By Milan Perera, Arts Writer
The wait is finally over. The much talked about Scott Cooper movie has hit the screens after a long hiatus of 18 months. Cooper joined forces with the acclaimed producer Guillermo del Toro and the writer Nick Antosca in this visual masterpiece which makes the long wait even more worthwhile.
This is Scott Cooper’s first attempt at the horror genre whereas his previous works focused on social pariahs haunted by socio-economic anxieties rather than fantastic beasts lurking in the twilight. Based on Nick Antosca’s short story Quiet Boy, the screenplay is a collaborative effort of Antosca, Cooper and Henry Chaisson.
The story is set in a former mining town in Oregon, once prosperous but now run down with deprivation and addiction which might not see another generation. Julia Meadows (played by Keri Russell) is a teacher at a local school who returned home after the recent death of her abusive father. She shares the home with her brother (Jesse Plemons) who is the sheriff of the area. Julia has taken a keen interest in the well-being of one particular child, Lucas (Jeremy T. Thomas), whose unusual behaviour raised some alarm bells. After learning that Lucas’ mother recently passed away and that he is living with his drug-addict father, Frank, Julia fears the worst. Being a victim of domestic abuse herself, Julia feels that it is incumbent on her to take Lucas under her wings, about which brother Paul disagrees. Recently Frank was attacked by something unspeakable while producing narcotics in an abandoned mine. Both father and brother are affected by this “attack” and are house bound while Lucas is busying himself with finding “roadkills” for them! Frank is transformed into something violent and feral where Lucas locks the door hoping he would not embark on a rampage.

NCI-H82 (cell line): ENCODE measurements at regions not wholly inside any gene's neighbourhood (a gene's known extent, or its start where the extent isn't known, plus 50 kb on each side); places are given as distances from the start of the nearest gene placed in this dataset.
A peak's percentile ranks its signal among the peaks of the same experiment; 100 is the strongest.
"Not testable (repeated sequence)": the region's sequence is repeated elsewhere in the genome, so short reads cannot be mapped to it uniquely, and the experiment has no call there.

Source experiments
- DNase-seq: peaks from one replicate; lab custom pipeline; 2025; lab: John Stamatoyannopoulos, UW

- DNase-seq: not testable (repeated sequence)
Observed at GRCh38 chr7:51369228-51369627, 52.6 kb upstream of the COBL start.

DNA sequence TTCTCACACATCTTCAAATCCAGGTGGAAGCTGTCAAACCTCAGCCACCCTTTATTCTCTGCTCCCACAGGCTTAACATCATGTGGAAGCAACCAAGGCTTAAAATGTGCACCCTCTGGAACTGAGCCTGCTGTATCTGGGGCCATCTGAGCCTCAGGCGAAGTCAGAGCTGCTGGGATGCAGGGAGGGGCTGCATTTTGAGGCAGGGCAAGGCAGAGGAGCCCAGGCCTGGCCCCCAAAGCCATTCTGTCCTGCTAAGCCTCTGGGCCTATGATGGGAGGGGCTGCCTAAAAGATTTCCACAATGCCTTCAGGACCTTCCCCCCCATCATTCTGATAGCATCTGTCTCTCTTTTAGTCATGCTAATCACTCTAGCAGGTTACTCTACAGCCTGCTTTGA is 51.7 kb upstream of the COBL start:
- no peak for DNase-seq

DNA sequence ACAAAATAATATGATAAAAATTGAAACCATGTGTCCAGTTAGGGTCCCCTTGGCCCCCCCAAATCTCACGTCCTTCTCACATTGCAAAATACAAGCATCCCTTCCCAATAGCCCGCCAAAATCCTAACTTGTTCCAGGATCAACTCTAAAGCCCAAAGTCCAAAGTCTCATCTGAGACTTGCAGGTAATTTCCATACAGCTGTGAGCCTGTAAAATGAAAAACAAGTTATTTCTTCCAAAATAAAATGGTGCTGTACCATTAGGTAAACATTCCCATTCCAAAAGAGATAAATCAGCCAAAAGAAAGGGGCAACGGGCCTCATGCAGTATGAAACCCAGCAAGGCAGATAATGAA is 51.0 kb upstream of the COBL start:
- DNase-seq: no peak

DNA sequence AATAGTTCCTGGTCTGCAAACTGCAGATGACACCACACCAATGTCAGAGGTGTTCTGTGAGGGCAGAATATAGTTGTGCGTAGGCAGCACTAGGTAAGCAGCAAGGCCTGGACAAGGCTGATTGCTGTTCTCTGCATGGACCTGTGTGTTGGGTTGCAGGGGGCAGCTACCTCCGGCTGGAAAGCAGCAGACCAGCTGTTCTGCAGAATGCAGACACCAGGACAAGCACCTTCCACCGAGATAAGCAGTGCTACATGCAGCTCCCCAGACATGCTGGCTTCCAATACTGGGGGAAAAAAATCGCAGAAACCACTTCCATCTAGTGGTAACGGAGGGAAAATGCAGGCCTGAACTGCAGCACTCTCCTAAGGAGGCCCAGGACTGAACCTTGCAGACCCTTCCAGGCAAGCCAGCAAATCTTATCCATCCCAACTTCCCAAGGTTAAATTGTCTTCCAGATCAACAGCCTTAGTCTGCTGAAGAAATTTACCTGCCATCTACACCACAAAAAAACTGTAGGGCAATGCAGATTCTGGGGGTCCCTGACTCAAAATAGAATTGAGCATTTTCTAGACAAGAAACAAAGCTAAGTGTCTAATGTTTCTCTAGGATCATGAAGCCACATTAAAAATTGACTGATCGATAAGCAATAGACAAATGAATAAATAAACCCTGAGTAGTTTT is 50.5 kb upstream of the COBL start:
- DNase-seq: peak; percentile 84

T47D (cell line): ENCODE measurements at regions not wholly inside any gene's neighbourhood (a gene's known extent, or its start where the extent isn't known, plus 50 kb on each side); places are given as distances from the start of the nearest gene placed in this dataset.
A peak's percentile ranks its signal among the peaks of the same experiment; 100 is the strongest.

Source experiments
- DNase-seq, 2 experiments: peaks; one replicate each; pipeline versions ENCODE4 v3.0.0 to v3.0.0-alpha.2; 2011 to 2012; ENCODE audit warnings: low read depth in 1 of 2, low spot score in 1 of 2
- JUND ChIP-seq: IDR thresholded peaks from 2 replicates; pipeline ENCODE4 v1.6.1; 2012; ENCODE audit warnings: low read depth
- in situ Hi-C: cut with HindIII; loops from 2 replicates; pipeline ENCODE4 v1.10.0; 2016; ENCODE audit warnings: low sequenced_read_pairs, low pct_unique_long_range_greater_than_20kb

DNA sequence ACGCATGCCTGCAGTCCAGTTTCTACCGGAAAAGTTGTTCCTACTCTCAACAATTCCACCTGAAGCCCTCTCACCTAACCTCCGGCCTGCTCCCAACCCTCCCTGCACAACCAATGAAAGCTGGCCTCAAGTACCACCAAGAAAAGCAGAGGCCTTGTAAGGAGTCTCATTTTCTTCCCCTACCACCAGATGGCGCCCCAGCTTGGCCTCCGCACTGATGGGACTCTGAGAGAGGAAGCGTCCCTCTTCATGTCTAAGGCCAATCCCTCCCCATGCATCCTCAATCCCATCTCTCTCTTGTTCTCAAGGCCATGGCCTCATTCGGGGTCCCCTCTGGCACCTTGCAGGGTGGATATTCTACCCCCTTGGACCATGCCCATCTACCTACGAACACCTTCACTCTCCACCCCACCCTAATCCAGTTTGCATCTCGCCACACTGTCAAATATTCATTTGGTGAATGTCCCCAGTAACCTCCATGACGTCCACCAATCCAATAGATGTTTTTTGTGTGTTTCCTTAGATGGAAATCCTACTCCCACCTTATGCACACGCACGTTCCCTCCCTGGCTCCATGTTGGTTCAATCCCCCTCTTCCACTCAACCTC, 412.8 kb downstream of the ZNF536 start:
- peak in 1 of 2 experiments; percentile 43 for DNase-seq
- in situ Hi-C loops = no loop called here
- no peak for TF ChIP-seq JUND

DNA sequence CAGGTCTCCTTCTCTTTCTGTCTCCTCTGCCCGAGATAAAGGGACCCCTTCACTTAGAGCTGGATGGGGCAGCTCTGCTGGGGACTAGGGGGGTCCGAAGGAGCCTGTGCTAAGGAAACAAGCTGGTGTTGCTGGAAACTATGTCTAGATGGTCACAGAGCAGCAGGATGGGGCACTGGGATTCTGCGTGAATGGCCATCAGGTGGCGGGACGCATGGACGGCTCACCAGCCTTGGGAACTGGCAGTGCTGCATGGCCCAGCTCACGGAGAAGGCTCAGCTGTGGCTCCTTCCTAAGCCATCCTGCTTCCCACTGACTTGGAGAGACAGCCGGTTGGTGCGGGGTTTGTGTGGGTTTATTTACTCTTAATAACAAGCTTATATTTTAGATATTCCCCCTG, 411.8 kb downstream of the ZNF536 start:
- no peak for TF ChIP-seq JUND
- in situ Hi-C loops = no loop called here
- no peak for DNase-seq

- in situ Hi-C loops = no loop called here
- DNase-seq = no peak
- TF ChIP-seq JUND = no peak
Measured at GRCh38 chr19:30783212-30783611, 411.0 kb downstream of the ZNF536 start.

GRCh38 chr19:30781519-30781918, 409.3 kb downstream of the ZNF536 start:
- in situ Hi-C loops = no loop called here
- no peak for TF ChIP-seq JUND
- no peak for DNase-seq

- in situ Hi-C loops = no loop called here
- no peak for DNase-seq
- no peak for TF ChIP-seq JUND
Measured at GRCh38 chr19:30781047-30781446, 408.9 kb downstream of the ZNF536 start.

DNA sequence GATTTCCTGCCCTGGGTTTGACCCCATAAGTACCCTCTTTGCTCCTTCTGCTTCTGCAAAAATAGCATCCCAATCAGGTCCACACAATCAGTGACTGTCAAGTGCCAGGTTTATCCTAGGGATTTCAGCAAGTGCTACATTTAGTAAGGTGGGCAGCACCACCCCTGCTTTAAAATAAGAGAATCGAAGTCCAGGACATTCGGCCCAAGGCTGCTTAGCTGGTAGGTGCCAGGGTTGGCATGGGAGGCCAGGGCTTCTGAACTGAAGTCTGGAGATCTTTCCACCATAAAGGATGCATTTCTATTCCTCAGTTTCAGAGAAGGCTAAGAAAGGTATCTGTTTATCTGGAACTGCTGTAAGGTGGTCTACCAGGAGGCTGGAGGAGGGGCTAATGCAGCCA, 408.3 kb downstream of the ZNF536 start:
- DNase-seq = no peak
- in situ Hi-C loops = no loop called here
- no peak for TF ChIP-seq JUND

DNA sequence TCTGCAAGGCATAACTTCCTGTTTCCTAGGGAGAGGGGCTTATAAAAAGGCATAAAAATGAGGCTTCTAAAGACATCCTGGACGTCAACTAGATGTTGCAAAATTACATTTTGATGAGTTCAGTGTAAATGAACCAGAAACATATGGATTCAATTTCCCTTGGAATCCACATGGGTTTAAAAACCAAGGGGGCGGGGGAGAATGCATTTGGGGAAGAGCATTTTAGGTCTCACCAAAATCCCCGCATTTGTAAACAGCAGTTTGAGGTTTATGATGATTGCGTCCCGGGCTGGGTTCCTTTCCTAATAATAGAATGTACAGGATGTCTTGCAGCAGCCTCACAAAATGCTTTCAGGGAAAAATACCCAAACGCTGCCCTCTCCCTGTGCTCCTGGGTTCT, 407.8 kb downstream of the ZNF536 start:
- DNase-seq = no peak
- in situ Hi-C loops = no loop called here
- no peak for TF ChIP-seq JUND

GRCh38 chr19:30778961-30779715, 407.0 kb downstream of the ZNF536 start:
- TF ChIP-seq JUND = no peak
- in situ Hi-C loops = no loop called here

The chief culprit behind the mayhem and destruction is a wendigo as found in the Native American folklore and often appears with antlers. The action unfolds at a slower pace as opposed to an adrenaline pumping neck-breaking pace as seen in similar genre specifics. Cooper, whose forte lies within realism, seems to use the idiom of horror to highlight wider issues faced by individuals and communities on a subliminal level. A wendigo could conceptualize an individual or an apparatus whose insatiable greed for excess could bring destruction to their surroundings. As I write this, Cop 26 is in full swing in Glasgow where the world leaders are seeking to avert global catastrophe by reflecting on our collective actions. No doubt this would strike a chord with what is unfolding at Cop 26.
Russell and Plemons shine in this movie for their stellar performances, but it is a great shame that the talents of Amy Madigan and Graham Greene were not utilised as they are given rather banal two-dimensional characters.
Cinematography is the biggest strength of Antlers where the control of light (most accurately the darkness) and forced POV shots make you lean over to catch a glimpse of the action. The brooding presence lurking in the twilight on misty hills masterly augmented with the spine-tingling score by Javier Navarette makes a perfect synergy for a horror movie.
Featured Image: IMDB, Florian Hoffmeister
Did Antlers spook you out?